Across New York State and the nation, educators are struggling with performance slumps in middle schools and debating how best to teach students at a transitional, volatile age. Just this week New York City put in place a new budget formula that directs extra money to middle schools.
Briarcliff has emerged as a nationally recognized model of a middle school that gets things right, a place that goes beyond textbooks to focus on social and emotional development.
There is no question that the Briarcliff school starts out with many advantages. It is part of a district in Westchester County that spends $24,738 per student, or more than one and a half times the New York State average, and can afford to buy extra sets of classroom textbooks so that students can leave their own copies at home. Its student body is relatively homogenous — 91.8 percent are white — and so well off that less than 1 percent qualify for free or reduced lunches. In contrast, in nearby New York City, 72 percent of the population qualifies.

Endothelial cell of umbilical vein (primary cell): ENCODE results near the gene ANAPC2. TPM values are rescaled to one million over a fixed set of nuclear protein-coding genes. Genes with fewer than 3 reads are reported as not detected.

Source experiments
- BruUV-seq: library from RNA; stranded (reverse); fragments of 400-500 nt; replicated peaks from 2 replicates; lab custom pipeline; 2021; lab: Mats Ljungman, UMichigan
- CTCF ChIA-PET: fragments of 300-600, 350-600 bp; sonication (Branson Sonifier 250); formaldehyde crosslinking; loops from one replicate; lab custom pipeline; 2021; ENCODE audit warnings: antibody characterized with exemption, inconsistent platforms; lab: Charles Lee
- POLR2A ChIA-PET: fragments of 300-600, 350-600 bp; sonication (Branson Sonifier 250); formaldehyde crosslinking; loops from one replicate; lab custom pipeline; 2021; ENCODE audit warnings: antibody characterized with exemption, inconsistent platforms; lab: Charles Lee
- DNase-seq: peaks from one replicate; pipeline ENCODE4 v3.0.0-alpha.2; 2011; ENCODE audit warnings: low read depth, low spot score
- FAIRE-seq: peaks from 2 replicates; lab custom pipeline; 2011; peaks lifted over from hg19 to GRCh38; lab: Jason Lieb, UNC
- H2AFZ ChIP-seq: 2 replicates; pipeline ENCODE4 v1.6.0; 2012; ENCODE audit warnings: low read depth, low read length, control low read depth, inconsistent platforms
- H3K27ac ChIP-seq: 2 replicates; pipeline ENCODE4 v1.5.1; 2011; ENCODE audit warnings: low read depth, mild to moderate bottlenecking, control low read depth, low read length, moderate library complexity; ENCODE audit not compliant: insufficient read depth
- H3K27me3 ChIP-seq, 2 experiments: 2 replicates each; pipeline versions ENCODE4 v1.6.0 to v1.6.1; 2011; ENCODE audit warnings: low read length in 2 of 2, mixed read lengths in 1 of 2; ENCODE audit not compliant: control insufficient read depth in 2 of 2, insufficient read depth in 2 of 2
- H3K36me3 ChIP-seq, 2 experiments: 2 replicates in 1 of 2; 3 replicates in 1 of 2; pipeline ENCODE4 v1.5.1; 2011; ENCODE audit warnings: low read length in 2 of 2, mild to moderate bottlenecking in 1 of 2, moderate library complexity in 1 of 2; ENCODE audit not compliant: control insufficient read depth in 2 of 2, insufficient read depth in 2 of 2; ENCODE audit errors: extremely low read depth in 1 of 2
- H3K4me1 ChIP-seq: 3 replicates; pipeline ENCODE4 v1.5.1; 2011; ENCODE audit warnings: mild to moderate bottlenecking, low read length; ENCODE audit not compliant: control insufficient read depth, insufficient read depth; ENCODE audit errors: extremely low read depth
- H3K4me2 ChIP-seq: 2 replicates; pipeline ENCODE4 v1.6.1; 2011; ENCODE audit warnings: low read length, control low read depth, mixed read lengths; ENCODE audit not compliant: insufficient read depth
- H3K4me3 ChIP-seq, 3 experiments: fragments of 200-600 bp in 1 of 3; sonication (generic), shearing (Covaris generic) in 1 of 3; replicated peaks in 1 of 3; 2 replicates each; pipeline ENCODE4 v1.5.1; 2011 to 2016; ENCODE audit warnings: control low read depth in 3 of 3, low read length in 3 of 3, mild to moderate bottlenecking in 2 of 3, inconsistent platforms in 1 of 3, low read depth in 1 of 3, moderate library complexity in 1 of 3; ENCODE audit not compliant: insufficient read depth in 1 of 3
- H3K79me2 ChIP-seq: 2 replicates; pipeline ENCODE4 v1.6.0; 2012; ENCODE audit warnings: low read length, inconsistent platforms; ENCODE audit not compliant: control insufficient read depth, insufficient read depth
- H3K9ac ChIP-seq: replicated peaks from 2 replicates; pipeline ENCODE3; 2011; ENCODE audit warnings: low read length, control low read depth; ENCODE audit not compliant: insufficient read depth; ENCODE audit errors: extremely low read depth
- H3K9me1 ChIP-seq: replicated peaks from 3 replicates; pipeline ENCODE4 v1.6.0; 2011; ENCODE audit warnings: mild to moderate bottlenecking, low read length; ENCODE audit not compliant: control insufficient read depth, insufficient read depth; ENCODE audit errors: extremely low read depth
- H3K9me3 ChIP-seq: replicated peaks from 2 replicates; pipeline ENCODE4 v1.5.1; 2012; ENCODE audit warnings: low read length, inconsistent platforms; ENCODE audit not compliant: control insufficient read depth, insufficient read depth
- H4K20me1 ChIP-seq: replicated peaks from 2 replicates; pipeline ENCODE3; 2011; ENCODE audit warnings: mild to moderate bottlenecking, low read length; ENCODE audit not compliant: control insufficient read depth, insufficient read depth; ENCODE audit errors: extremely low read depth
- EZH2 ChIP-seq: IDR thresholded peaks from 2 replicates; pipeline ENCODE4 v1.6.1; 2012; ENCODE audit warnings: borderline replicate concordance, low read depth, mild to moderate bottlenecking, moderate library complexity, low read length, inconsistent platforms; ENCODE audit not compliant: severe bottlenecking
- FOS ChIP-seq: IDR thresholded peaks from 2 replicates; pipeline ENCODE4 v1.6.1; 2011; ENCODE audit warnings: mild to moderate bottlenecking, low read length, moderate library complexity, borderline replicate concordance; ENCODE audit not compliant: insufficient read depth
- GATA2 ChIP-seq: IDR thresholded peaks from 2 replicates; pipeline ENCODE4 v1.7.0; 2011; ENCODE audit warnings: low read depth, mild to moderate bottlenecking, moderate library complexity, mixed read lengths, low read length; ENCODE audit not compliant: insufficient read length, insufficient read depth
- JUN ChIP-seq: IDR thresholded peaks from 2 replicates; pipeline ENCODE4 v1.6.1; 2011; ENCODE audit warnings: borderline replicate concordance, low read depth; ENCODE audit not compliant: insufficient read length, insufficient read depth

But even affluent districts generally see a drop in student achievement in grades six through eight. Briarcliff has not; it is at the upper end of about 50 middle schools — out of more than 600 — in New York State where test scores have held steady and in some cases even increased slightly from the elementary level, according to state education data.